Today I am not alone among “romantic” alpinists in thinking that the day of reckoning has come for mountain huts and that the whole global problem urgently needs to be reviewed. If these huts are allowed to continue to proliferate out of hand, the conquest of the night will soon become the defeat of the day. By which I mean a debasement of the authenticity that high altitudes can still offer to those who approach them directly, with no superfluous props and “crutches”.
On this subject, the 1987 “Thesis of Biella”, which concluded the Convention that spawned the international Mountain Wilderness movement, stated that:
“The theoretically understandable desire to persuade as many people as possible to take up mountaineering by making it more approachable,
has often triggered processes of harmful anthropisation. In order to meet increasing demand new huts have been opened, existing huts have progressively been extended, “vie ferrate” and other incentives for consumers have sprung up. But this policy contains serious errors of judgment. It ignores the values of the wilderness – and of its characteristic solitude – as the vital cornerstones of quality in alpinism. We believe that the planning and capacity of huts should not seek to meet the potential demand of visitors, but should rather be geared to the number of people that the natural environment – rendered more easily enjoyable precisely by these huts – can sustain without becoming meaningless.”
Today another insidious step is being taken towards corrupting the inner experience of the mountains. It is insidious precisely because it seems positive. I have often wondered why I feel uneasy when I see photos of huts and bivouacs built from avant-garde plans signed by veritable architects. I am thinking of the new Gonella hut by the Miage glacier, of the “space-age” bivouac dedicated to Gervasutti at the foot of the east face of the Grandes Jorasses, of the brand new shining Gouter “colosseum” on the classic French route to Mont Blanc.
Here it is not only the larger size that perplexes me (although I remain faithful in my – perhaps utopian – conviction that when a hut becomes too small to satisfy the growing flows of visitors, the solution is not to enlarge it but rather to close it, in order to safeguard the quality of the surrounding mountain environment): it is also the quality of the architectural intrusion in itself. These huts which are the fruit of sophisticated designs and planning, disturb me exactly because I consider them “beautiful”. What do I mean? I mean that I cannot avoid to find their beauty completely out of place, because its visual message is aggressive, self-congratulatory, framed in the taste of a specific moment in time. A kind of beauty that, by its very nature – because of its very nature – jars with the primordial, timeless appeal of the surrounding wilderness. I am not disowning my comments on Samivel’s touching words, but the modest austere huts of yesteryear derived their meaning as a “bridge” between human beings,( the children of their time), and the timeless majesty of the mountains precisely because they were no more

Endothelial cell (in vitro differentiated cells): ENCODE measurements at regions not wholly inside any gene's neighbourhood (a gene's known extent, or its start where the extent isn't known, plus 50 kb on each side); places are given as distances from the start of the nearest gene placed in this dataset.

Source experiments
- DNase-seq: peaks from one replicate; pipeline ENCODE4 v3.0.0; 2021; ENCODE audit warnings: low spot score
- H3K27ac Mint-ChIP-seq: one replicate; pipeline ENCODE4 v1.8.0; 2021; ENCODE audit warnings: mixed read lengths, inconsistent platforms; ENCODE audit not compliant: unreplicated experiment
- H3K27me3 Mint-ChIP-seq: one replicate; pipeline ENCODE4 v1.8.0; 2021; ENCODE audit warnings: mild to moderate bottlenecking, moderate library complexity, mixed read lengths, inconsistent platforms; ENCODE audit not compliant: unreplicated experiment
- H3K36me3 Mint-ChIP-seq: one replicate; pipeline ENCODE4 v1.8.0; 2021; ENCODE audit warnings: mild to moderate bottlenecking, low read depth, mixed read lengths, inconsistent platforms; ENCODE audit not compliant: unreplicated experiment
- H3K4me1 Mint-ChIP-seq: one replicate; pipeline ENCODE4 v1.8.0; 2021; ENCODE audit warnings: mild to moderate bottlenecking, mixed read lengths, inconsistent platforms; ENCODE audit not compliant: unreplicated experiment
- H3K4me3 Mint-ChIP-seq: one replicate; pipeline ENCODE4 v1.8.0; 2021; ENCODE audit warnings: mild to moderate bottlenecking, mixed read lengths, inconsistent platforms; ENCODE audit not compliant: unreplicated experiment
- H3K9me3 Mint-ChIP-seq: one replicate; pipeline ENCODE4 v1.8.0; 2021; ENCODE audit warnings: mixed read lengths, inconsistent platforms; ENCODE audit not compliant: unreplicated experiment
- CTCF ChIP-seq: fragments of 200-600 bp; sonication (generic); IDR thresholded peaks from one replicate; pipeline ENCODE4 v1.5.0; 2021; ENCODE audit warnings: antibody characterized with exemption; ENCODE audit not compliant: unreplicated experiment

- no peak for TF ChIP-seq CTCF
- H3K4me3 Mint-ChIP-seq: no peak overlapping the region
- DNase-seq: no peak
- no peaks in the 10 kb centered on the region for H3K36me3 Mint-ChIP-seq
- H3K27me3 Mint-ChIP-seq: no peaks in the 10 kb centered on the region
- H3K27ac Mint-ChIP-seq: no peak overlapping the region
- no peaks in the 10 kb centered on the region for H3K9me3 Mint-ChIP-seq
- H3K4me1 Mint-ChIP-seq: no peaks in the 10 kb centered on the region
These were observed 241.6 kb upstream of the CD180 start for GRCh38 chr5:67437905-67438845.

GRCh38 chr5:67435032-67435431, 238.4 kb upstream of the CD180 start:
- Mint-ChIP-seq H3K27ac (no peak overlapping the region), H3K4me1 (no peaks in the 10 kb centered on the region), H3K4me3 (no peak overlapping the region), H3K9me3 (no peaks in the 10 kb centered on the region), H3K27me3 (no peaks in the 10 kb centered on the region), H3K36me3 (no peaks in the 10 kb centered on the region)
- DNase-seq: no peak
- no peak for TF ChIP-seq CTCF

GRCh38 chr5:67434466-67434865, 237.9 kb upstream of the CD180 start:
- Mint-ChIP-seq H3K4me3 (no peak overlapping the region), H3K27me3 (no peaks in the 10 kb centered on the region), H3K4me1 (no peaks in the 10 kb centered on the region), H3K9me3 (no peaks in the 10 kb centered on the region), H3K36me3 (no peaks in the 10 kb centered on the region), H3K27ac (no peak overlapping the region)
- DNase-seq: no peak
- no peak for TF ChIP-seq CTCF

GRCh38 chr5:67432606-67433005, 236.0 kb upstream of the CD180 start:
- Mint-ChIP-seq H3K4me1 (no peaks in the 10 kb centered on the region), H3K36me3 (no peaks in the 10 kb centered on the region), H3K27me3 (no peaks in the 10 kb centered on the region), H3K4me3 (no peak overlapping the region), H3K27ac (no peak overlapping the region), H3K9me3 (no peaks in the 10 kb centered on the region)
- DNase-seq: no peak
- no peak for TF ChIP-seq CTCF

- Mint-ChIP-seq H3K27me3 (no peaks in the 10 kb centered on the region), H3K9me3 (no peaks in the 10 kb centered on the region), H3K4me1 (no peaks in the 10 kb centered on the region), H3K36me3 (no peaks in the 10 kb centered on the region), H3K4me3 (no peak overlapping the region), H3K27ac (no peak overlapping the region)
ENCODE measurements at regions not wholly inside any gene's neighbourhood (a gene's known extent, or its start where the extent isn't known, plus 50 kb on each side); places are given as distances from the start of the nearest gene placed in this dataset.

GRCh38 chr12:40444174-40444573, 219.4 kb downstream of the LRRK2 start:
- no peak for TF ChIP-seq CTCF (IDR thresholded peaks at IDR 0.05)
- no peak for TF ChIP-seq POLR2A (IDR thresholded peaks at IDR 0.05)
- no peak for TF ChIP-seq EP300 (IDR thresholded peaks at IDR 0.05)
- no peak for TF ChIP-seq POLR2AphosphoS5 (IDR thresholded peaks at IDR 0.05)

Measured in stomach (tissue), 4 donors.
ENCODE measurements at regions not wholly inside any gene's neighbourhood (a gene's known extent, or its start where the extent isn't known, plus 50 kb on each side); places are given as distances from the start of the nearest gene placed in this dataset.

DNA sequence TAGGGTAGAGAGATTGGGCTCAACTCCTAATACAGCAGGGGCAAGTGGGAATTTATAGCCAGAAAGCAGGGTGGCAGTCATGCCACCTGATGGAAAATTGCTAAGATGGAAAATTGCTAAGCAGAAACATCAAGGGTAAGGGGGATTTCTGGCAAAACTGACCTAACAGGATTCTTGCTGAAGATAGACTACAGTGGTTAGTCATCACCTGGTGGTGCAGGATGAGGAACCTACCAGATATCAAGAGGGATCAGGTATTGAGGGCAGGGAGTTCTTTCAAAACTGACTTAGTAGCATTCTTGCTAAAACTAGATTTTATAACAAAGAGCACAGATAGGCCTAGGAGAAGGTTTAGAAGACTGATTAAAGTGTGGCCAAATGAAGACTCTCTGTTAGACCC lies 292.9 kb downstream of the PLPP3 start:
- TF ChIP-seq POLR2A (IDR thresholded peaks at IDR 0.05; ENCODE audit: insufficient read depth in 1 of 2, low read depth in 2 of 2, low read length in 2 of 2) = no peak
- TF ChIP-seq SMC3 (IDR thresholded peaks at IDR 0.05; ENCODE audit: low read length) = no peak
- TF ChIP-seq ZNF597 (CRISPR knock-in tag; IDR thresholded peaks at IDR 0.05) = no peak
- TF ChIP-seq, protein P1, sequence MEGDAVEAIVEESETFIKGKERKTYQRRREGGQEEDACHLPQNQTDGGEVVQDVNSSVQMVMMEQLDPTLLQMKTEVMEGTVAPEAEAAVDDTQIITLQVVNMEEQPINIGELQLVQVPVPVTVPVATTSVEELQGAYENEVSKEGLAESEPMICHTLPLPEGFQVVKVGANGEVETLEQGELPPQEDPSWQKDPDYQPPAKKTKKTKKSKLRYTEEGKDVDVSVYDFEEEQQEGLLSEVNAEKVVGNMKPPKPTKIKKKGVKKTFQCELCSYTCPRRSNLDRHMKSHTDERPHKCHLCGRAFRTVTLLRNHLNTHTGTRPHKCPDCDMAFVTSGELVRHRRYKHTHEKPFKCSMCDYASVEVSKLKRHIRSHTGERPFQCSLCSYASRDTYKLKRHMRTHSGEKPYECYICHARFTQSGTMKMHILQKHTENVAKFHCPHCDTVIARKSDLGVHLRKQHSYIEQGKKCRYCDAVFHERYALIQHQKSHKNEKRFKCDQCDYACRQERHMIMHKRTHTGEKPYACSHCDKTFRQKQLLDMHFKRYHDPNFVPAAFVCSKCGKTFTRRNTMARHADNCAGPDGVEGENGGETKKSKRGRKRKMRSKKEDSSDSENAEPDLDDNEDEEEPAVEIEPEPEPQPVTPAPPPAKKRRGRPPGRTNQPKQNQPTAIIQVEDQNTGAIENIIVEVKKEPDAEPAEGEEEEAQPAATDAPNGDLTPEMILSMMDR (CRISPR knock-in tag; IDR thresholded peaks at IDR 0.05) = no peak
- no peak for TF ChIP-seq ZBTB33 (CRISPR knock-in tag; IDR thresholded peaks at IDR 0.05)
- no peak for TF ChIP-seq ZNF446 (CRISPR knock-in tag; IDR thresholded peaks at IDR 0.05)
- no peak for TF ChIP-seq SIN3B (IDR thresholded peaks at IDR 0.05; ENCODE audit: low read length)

than architecturally insignificant life rafts: emergency holes, devoid of any visual stylistic evidence that might parade the age in which they were built. The architectural devices that mark the huts and bivouacs to which I refer instead send out a dual message that is both mystifying and arrogant (albeit only mildly so, for the time being): firstly, human beings can “embellish” the mountain wilderness just as they wish and, secondly, they are therefore entitled to impose on that wilderness the indelible signs of their own history, born in the world of the plains. Thus the spatial taming caused by the outsized huts is compounded by a parallel and no less harmful taming of the last “timeless” natural dimension we were fortunate enough to inherit.